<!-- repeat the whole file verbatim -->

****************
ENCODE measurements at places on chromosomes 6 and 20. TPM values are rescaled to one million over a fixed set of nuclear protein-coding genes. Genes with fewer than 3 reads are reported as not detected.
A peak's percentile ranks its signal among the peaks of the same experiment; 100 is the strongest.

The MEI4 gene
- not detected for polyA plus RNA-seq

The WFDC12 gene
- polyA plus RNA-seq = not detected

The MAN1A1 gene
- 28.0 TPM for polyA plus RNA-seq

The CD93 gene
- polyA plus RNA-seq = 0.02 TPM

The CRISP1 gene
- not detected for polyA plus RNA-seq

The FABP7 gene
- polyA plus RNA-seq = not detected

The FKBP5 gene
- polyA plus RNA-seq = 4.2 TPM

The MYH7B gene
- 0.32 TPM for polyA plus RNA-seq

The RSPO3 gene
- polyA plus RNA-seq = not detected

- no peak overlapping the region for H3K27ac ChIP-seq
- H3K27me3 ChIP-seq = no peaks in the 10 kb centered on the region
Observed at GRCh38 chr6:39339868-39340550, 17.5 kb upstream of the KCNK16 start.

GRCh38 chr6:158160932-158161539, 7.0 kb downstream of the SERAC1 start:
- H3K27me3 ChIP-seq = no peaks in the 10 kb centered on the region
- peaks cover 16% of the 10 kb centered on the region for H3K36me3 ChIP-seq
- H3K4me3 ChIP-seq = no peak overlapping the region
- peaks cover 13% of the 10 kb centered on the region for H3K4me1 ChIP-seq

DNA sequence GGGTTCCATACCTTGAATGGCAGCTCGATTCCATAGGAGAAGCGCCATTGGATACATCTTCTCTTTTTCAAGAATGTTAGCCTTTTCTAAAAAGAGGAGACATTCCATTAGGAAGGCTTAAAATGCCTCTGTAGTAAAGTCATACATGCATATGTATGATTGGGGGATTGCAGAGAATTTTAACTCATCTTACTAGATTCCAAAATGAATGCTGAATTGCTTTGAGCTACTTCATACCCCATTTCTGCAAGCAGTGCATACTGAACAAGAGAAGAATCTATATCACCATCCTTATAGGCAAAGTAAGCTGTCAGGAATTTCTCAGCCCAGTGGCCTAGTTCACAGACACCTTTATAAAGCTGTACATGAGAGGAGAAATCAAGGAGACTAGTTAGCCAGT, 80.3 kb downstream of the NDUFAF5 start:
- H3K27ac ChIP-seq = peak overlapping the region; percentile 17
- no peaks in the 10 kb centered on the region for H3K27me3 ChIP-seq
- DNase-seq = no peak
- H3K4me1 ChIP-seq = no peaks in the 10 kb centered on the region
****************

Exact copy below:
ENCODE measurements at places on chromosomes 6 and 20. TPM values are rescaled to one million over a fixed set of nuclear protein-coding genes. Genes with fewer than 3 reads are reported as not detected.
A peak's percentile ranks its signal among the peaks of the same experiment; 100 is the strongest.

The MEI4 gene
- not detected for polyA plus RNA-seq

The WFDC12 gene
- polyA plus RNA-seq = not detected

The MAN1A1 gene
- 28.0 TPM for polyA plus RNA-seq

The CD93 gene
- polyA plus RNA-seq = 0.02 TPM

The CRISP1 gene
- not detected for polyA plus RNA-seq

The FABP7 gene
- polyA plus RNA-seq = not detected

The FKBP5 gene
- polyA plus RNA-seq = 4.2 TPM

The MYH7B gene
- 0.32 TPM for polyA plus RNA-seq

The RSPO3 gene
- polyA plus RNA-seq = not detected

- no peak overlapping the region for H3K27ac ChIP-seq
- H3K27me3 ChIP-seq = no peaks in the 10 kb centered on the region
Observed at GRCh38 chr6:39339868-39340550, 17.5 kb upstream of the KCNK16 start.

GRCh38 chr6:158160932-158161539, 7.0 kb downstream of the SERAC1 start:
- H3K27me3 ChIP-seq = no peaks in the 10 kb centered on the region
- peaks cover 16% of the 10 kb centered on the region for H3K36me3 ChIP-seq
- H3K4me3 ChIP-seq = no peak overlapping the region
- peaks cover 13% of the 10 kb centered on the region for H3K4me1 ChIP-seq

DNA sequence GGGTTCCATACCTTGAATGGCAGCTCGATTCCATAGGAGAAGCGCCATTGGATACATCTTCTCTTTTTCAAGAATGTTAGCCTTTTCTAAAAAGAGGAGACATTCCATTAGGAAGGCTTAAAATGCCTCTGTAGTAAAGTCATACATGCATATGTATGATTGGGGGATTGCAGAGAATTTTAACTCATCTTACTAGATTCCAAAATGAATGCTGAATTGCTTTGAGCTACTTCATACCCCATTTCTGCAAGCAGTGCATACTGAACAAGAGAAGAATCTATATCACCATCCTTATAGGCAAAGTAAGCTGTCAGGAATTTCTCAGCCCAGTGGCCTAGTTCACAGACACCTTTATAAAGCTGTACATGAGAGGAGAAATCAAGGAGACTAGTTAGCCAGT, 80.3 kb downstream of the NDUFAF5 start:
- H3K27ac ChIP-seq = peak overlapping the region; percentile 17
- no peaks in the 10 kb centered on the region for H3K27me3 ChIP-seq
- DNase-seq = no peak
- H3K4me1 ChIP-seq = no peaks in the 10 kb centered on the region